FIG. 10 shows a three-dimensional perspective view of a dart probe, according to an embodiment of the present disclosure. In an embodiment, the dart probe 92 is built as specified by the ASTM testing standards. In an embodiment, the dart probe 92 is a cylindrical rod 102 with a 0.5″ (1.27 cm) in diameter. In an embodiment, the cylindrical rod 102 has a diameter between 0.2″ (0.51 cm) and 1″ (2.54 cm). The dart probe 92 also has a hemispherical end 104, as specified by the ASTM standard. The hemispherical shape minimizes stress concentration. According to an embodiment, the hemispherical end 104 can have a radius of 0.25 inches (0.63 cm), as specified by the ASTM testing standard. While the ASTM standard specifies that the probe be made of steel, this would make the probe heavy. Therefore, in an embodiment, to minimize the weight of the dart probe 92, the dart probe 92 is constructed to be hollow. Additionally or alternatively, the dart probe 92 is made of Aluminum. To ensure that the dart probe 92 complies with the ASTM standard, the tip 104 can be made from steel. In an embodiment, the tip 104 is fastened, using for example glue, or screwed, to the cylindrical rod 102. The overall length of the probe is about 10″ (25.4 cm). In an embodiment, the overall length of the probe is between 6″ (15.2 cm) and about 16″ (40.6 cm). The weight of the dart probe 92 is approximately 90 g. In an embodiment, the weight of the dart probe 92 is between 50 g and 200 g.

To perform a high speed dart impact test, ASTM standards require that the dart probe travels at 3.3 m/s, preferably substantially constant, at the moment of impact with the film sample to be tested, and continues to travel at no less than 80% of that speed until the film sample is punctured. In an embodiment, the velocity of the dart probe 92 is 3.3 m/s at impact with the film sample and the velocity remains more than 80% of 3.3 m/s until the film sample is punctured by the dart probe 92. To achieve this speed profile over a reasonable travel distance, careful planning of the trajectory may be needed. There are three phases to the trajectory: acceleration from rest to 3.3 m/s before contact with the film sample, constant velocity of 3.3 m/s, and deceleration from 3.3 m/s to rest after the film sample is punctured. Due to acceleration and deceleration, the force sensor 99 records the G-forces in the acceleration and deceleration phases. The data from the acceleration and deceleration phases are discarded as will be explained further in the following paragraphs. Ideally, these forces would not exist in the constant velocity portion of the trajectory and would not contaminate the force measurements due to the probe's impact with the film sample. However, if the acceleration profile is too aggressive, the PID position control system cannot keep up with the target position initially, and eventually overshoots the target velocity in the constant velocity region. This produces an oscillation in the motion of the dart that is reflected in the force sensor 99. In order to avoid this undesirable situation, a smooth trajectory can be established to minimize sudden changes in acceleration. The gains on the PID controller can be adjusted to ensure that the system is over-damped or non-oscillatory. Although the velocity of the dart probe 92 is described above as being equal to 3.3 m/s at impact, the velocity of the dart probe 92 can be adjusted from a relatively low 0.04 m/s to perform puncture resistance tests to 4 m/s to perform high speed dart impact tests.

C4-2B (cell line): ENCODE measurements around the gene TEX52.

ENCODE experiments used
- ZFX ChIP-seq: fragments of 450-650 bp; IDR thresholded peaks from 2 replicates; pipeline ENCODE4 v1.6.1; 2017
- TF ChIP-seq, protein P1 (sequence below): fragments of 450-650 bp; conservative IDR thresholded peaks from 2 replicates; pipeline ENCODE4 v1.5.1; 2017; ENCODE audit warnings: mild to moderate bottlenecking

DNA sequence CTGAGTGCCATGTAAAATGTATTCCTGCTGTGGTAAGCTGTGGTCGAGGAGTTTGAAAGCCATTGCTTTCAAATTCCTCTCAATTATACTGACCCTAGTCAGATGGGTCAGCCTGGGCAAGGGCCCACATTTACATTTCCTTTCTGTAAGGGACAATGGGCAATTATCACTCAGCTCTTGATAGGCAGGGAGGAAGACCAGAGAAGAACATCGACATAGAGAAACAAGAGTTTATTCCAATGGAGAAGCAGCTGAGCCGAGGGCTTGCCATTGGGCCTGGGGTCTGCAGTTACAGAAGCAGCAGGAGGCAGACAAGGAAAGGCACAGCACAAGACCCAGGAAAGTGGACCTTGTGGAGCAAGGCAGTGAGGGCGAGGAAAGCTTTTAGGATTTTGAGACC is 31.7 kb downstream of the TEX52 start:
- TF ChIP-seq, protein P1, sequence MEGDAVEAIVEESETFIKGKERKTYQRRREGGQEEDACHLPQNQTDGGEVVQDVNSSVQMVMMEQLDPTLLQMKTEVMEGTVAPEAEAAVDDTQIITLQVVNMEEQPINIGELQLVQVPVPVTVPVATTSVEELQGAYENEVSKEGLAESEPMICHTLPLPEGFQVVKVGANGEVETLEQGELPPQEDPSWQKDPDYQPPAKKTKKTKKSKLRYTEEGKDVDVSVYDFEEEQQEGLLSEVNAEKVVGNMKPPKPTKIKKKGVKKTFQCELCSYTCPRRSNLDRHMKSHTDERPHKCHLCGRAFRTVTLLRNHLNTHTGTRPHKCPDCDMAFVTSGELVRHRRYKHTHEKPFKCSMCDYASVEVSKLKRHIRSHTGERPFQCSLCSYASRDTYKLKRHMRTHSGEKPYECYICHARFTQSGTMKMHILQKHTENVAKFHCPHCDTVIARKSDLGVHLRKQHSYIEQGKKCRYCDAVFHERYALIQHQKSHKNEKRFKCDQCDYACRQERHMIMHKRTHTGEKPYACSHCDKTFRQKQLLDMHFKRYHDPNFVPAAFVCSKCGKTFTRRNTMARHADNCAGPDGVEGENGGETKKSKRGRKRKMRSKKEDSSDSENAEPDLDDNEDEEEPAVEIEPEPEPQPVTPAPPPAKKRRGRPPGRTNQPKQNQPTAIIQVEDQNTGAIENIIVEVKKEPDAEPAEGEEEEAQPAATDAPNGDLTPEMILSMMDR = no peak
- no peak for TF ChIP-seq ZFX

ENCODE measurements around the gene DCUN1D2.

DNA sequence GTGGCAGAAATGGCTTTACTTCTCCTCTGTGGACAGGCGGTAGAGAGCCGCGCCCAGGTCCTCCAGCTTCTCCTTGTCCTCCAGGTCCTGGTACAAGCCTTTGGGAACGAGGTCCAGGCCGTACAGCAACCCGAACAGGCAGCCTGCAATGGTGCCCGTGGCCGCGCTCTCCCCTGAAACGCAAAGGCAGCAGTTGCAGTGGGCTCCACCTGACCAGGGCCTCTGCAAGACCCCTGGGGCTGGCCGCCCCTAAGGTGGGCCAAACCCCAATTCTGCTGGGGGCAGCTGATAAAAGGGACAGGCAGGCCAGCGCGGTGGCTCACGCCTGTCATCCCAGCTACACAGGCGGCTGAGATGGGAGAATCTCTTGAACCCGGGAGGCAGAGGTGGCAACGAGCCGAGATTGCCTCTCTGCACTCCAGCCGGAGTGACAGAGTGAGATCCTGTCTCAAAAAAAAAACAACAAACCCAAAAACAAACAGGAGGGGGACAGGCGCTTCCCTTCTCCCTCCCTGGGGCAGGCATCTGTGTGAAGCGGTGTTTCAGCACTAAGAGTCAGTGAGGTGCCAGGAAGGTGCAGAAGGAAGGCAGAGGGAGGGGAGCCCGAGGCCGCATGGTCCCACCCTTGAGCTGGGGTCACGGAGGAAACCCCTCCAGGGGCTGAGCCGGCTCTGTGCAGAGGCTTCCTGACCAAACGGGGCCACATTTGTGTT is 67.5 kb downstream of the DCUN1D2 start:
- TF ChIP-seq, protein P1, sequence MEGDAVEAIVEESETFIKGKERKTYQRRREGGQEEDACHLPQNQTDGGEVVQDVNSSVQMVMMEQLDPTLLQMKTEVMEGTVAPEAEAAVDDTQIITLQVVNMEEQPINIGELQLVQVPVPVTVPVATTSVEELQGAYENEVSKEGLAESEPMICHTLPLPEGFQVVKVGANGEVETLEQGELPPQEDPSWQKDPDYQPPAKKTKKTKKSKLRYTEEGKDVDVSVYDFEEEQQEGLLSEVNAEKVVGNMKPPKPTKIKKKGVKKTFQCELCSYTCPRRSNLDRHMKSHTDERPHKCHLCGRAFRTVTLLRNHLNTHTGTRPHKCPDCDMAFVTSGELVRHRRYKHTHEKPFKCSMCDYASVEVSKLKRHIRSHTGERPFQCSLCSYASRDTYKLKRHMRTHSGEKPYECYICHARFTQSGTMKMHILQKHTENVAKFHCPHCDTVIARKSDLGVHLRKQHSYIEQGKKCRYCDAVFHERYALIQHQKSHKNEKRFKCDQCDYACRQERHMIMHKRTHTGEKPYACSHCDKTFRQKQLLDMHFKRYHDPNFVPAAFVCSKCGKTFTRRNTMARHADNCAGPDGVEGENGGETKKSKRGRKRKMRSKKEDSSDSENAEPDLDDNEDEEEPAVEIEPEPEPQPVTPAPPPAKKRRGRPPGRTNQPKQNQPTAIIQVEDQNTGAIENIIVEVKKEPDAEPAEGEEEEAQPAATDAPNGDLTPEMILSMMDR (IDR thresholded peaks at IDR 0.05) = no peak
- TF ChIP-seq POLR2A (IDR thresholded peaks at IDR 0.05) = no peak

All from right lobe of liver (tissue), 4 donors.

FIGS. 11A and 11B show views of the film sample clamped by the clamp just before the dart comes into contact with the film sample and after the dart comes in contact with the film sample and stretches the film sample to a maximum just before puncture, respectively, according to an embodiment of the present disclosure.

To keep testing conditions substantially the same for all film samples to be tested, a common film format is selected for the test samples. For example, in one embodiment, a 6″×6″ (15.2 cm×15.2 cm) piece of film is selected as the common format. For example, this size is large enough to be securely held in the 3″ (7.6 cm) diameter clamp 60 for the dart test. Furthermore, a conventional die is available to cut films in this format. However, as it can be appreciated, other sizes and formats can also be used.

An exemplary the testing procedure for the dart system includes the following steps:

    • (a) picking up a film sample by the robotic system 12 using the material holder system 14, as shown in FIG. 14,
    • (b) measuring a thickness of the film sample using the material thickness measurement system 16, as shown in FIG. 15,
    • (c) placing the film sample in the clamp 60 in the dart testing system 20, as shown in FIGS. 17A and 17B. FIG. 17A shows the robotic system 12 picking up a tested film sample from the dart testing system 20. FIG. 17B shows the robotic system 12 placing a new untested film sample in the dart testing system 20.
    • (d) moving the dart probe 92 in the dart testing system 20,
    • (e) collecting data and results of the dart test by the computer system 24, and
    • (f) disposing of the tested film sample, as shown in FIG. 18.
    • Optionally, the test procedure can also include performing a defect analysis on the film sample using material image analyzer system 18, as shown in FIG. 16

The sample can comprise a 6″ (15.2 cm) square film.

With respect to step (a), a 6″ (15.2 cm) square film can be placed on a sample receptacle and a test sequence is initiated. The robotic system 12 picks up the film sample using the material holder system 14. In an embodiment, the pick-up motion is performed at an appropriate speed to avoid dropping of the film sample.